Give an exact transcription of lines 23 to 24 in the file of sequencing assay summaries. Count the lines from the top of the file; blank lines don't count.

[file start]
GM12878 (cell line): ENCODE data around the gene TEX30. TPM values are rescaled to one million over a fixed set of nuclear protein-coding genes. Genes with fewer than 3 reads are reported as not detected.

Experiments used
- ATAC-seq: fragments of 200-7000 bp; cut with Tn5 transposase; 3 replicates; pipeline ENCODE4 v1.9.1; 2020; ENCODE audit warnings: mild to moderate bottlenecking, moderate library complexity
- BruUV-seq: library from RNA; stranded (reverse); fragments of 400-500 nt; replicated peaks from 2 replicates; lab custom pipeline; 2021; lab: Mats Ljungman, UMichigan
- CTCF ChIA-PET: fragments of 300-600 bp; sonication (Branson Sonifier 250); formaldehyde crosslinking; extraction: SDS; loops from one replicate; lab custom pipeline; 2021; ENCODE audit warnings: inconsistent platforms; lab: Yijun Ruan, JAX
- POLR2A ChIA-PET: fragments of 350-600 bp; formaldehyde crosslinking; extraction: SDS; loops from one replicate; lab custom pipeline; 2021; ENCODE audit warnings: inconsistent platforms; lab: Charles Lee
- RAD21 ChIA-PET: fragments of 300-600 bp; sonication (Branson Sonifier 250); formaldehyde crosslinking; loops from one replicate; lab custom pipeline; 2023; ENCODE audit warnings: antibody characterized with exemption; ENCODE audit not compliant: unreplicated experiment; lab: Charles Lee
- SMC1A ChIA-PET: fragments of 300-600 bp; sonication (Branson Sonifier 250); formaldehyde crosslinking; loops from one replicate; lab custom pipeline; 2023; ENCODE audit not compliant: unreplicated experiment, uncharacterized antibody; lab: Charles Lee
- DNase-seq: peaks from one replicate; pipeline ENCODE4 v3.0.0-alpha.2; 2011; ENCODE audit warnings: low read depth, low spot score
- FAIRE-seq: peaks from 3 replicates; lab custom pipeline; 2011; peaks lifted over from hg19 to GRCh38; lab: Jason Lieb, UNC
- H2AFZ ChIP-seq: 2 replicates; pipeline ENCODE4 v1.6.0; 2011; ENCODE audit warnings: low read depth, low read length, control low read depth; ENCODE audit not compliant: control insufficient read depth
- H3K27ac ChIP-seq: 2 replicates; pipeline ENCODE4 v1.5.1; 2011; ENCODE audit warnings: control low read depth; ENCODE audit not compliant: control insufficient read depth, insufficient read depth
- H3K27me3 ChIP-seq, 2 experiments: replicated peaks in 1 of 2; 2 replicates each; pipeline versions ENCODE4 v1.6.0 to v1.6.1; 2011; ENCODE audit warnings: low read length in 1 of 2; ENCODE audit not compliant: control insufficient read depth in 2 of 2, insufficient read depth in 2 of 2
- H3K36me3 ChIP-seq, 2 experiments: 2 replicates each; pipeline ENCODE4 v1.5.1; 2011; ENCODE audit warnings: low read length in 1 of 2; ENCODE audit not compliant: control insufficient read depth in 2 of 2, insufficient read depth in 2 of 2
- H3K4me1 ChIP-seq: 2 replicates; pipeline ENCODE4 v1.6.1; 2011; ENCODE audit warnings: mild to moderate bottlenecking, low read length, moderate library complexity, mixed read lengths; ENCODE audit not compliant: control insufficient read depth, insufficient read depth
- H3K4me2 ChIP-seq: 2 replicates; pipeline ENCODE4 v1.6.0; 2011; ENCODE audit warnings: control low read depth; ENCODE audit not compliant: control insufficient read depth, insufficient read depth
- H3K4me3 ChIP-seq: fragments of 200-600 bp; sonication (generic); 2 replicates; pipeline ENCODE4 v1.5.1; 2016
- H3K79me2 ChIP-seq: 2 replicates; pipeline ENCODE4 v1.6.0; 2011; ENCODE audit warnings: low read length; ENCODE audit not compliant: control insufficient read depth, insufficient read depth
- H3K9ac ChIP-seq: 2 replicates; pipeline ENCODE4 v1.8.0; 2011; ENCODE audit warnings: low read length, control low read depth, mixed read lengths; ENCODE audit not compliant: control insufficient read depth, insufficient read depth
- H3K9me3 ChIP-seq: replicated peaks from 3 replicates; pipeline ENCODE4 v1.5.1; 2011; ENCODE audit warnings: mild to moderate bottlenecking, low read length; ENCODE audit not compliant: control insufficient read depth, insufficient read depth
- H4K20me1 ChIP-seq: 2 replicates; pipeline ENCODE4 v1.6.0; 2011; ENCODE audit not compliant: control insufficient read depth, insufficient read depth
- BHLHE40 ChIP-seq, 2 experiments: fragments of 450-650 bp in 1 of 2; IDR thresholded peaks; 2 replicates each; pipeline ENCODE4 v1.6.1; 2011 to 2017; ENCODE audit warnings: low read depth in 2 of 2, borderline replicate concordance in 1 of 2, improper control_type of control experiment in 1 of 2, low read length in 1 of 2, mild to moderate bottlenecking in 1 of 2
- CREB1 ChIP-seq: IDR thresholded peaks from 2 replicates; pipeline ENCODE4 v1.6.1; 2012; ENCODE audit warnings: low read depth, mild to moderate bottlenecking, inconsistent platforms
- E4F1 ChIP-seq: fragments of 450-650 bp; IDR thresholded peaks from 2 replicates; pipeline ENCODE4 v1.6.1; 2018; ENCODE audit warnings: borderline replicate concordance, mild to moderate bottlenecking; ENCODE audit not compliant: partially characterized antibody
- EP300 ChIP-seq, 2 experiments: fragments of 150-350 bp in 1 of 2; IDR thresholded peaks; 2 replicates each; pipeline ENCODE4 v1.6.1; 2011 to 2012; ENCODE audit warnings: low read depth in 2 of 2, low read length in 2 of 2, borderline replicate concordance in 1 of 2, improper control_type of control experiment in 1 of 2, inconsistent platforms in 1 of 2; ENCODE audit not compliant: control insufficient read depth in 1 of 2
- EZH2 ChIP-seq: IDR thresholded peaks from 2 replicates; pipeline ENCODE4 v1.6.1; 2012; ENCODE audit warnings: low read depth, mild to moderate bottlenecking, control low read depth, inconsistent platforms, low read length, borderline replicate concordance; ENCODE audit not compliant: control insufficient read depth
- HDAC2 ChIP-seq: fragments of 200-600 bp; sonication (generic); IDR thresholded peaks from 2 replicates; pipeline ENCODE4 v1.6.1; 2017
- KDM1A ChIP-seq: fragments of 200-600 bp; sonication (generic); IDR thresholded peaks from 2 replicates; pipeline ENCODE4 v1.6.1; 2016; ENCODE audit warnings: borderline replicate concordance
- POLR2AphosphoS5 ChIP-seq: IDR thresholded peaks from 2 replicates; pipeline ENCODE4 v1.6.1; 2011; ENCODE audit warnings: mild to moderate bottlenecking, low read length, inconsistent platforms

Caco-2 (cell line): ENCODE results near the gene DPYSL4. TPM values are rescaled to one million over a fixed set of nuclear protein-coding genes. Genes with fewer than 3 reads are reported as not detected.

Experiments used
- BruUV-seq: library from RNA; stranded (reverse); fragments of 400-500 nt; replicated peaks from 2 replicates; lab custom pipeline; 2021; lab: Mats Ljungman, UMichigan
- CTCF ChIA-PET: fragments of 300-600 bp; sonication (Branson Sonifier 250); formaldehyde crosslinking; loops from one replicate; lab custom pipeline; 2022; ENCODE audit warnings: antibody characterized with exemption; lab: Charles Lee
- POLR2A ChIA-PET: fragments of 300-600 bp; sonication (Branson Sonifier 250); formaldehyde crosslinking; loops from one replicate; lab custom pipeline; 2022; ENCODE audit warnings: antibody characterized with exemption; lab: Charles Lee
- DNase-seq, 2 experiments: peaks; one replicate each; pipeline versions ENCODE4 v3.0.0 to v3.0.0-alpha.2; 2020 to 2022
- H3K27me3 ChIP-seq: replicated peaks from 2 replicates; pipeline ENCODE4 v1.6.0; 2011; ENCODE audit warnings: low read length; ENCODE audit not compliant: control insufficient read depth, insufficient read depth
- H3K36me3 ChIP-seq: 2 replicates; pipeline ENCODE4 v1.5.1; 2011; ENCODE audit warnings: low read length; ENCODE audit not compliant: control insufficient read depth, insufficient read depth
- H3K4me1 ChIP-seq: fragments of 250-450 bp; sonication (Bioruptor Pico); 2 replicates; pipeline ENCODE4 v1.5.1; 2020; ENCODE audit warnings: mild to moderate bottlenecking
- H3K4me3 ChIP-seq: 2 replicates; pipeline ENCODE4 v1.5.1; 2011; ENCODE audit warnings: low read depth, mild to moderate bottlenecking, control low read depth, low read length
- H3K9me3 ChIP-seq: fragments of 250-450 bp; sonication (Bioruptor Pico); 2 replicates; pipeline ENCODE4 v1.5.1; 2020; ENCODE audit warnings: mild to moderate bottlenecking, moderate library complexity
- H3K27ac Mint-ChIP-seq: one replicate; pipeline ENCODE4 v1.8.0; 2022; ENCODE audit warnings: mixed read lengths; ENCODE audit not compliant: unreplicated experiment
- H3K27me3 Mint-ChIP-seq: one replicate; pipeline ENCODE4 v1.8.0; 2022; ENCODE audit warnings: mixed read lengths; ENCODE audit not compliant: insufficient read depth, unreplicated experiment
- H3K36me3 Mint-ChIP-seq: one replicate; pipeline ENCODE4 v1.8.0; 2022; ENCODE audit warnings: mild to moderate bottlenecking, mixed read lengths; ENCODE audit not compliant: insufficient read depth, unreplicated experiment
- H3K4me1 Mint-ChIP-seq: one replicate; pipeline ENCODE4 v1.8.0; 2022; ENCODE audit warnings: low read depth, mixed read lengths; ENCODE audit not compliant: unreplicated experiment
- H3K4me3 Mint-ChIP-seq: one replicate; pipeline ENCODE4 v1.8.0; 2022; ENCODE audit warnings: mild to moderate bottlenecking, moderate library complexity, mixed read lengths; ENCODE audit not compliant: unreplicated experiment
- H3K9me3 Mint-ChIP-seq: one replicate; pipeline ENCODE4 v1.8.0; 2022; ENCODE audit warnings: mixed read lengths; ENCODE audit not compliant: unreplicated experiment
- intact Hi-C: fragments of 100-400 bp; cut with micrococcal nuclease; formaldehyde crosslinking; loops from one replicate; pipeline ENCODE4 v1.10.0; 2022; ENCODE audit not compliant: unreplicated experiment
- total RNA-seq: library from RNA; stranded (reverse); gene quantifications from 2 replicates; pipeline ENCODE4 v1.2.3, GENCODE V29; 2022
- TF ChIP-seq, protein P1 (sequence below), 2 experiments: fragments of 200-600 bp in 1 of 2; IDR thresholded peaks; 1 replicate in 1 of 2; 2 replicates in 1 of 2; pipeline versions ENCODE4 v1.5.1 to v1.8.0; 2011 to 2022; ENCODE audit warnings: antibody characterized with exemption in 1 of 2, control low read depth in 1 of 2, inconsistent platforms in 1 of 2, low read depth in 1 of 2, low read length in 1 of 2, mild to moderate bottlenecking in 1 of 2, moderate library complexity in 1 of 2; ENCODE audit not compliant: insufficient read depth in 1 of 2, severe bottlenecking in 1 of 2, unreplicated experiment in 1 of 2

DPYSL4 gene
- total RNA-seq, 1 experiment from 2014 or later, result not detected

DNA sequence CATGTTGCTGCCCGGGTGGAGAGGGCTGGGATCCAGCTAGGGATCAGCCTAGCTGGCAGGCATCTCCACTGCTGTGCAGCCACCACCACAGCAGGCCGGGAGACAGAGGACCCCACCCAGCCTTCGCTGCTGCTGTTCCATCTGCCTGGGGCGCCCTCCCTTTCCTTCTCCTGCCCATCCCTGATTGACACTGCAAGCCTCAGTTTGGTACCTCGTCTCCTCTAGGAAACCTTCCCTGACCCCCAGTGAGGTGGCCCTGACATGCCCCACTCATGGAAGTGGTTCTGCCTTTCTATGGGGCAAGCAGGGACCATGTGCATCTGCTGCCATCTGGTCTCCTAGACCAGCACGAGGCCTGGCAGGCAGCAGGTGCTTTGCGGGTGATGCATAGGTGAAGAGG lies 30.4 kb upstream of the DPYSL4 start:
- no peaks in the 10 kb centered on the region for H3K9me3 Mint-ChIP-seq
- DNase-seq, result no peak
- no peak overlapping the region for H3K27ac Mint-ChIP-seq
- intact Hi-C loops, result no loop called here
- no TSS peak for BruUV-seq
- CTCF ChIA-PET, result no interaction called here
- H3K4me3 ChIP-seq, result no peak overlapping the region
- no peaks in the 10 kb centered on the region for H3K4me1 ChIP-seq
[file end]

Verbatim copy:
- CREB1 ChIP-seq: IDR thresholded peaks from 2 replicates; pipeline ENCODE4 v1.6.1; 2012; ENCODE audit warnings: low read depth, mild to moderate bottlenecking, inconsistent platforms
- E4F1 ChIP-seq: fragments of 450-650 bp; IDR thresholded peaks from 2 replicates; pipeline ENCODE4 v1.6.1; 2018; ENCODE audit warnings: borderline replicate concordance, mild to moderate bottlenecking; ENCODE audit not compliant: partially characterized antibody